Award-winning filmmaker Doug Urquhart has drastically his workload through the amazing capabilities of 3D printing. A talented cinematographer, Urquhart was often tasked with lugging loads on camera equipped around various landscapes and on multi-day backcountry backpacking trips, all to capture the best possible photos of the amazing sites around him. Taking inspiration from products from Dynamic Perception and eMotimo, Urquhart decided to try his hand at 3D printing to solve his problem. Before delving into his 3D printing journey, however, watch the video below for a glimpse at some of the amazing work Urquhart has done with time-lapse and motion control camera movements.
Additionally, the 20:1 worm drive (NEMA 17 stepper motor) for the dolly movement offers constant holding power, removing the need to keep the stepper motor on to the hold position in angled and vertical moves, which essentially reduces power consumption and enhances battery run-time by over 10 times.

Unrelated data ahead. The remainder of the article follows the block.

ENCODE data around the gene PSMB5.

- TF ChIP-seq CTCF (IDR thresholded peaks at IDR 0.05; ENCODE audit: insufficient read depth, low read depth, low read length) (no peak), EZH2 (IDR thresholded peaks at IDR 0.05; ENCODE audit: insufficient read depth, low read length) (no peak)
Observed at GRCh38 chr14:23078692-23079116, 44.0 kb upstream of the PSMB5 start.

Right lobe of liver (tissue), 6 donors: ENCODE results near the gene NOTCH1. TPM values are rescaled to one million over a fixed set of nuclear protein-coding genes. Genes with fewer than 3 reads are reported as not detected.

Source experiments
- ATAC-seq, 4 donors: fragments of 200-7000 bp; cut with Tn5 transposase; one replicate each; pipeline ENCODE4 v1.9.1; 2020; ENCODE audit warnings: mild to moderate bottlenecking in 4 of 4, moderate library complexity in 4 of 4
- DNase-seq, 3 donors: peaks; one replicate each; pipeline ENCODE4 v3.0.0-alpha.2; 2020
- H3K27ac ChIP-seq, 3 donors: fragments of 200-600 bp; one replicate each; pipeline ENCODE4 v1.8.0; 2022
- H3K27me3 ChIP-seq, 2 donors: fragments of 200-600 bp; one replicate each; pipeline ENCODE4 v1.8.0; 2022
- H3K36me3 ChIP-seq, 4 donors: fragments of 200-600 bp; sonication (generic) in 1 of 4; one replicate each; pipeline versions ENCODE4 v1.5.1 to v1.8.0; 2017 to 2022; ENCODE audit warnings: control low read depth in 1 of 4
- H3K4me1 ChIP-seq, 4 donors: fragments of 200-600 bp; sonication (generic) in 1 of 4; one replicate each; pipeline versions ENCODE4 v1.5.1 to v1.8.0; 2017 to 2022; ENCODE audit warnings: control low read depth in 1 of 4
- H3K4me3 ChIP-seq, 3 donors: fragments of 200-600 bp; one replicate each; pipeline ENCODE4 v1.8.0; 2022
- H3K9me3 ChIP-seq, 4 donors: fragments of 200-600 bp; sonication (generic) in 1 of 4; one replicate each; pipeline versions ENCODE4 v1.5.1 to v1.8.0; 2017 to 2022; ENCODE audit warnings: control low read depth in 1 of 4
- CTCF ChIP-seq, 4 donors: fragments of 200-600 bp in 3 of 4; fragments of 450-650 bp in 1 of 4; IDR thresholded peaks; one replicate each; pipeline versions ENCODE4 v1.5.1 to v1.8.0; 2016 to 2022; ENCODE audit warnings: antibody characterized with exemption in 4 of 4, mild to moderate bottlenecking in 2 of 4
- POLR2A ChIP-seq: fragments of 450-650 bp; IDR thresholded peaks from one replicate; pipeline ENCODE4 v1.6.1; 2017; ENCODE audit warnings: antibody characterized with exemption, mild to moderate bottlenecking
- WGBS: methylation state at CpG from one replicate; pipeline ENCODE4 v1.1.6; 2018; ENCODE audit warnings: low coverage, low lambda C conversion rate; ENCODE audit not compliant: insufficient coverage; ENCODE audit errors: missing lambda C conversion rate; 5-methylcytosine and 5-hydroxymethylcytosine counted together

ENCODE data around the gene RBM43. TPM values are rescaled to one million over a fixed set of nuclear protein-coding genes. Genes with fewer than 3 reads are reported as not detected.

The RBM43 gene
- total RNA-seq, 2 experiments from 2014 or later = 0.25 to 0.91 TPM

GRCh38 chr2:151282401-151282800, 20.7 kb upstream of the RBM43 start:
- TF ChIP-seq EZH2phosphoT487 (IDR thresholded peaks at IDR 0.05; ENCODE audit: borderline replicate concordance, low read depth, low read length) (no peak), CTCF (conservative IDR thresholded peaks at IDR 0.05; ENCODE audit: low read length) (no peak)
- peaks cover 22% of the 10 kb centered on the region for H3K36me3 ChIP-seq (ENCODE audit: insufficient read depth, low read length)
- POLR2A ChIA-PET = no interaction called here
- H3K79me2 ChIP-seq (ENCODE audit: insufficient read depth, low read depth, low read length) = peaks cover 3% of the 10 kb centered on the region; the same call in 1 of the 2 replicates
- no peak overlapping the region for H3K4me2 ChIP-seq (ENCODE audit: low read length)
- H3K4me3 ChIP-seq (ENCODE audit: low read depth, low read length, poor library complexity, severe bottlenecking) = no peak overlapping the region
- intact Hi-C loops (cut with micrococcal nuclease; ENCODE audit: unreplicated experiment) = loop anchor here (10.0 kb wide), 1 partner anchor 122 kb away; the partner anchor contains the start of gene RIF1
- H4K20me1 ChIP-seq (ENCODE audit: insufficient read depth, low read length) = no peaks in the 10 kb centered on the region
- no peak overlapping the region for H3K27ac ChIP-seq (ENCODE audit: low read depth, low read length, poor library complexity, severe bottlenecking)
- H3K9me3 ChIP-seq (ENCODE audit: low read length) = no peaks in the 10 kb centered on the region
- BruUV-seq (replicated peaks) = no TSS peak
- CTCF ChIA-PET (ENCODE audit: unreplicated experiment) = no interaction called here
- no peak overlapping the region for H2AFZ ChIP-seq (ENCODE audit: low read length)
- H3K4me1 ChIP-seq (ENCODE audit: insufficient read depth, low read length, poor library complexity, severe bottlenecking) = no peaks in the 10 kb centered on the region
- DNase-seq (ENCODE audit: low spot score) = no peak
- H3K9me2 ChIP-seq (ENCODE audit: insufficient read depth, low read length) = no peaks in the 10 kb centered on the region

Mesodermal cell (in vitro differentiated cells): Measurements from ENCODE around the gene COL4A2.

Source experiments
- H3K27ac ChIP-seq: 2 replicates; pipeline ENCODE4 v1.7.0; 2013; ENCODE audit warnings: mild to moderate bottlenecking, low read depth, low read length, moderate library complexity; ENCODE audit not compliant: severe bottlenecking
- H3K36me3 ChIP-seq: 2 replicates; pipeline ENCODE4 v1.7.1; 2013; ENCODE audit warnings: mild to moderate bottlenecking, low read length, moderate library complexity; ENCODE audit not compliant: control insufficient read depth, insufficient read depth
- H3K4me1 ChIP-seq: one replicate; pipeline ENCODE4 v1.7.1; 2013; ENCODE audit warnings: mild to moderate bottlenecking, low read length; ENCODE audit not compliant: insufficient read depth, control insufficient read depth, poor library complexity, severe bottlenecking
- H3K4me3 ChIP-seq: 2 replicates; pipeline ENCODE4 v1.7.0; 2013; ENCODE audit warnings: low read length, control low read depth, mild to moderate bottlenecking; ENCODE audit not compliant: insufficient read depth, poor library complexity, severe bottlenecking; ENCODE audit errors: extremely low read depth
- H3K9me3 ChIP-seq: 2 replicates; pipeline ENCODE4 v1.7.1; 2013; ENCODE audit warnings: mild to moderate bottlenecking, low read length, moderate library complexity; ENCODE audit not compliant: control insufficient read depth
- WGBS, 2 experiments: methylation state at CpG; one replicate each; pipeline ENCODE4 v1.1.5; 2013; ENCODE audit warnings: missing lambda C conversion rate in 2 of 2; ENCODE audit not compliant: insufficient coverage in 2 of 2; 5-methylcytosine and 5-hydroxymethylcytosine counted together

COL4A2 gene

Also featuring custom 1″ Carbon Fiber tubular sections, which create the dolly track for easy transport and superior strength and weight reduction in the overall system, this design eliminates a great deal of effort in the entire filming process. Urquhart even custom designed 3D printed “connection” inserts with brass thermoplastic insert threads and glass-filled nylon bolts to securely join the segments without rotational play between sections. A shock-cord design makes initial set-up far simpler and offers the same functions as a standard tent pole.
Finally, Urquhart custom designed and 3D printed some small, supporting hardware to further cut weight (i.e. bearing rollers). He used few metal components where necessary, although all other bolts are made from glass-filled, high-strength nylon for major weight reduction. Urquhart also managed to reduce weight with a slightly shorter (5mm) drive belt than what is standard for Dynamic Perception.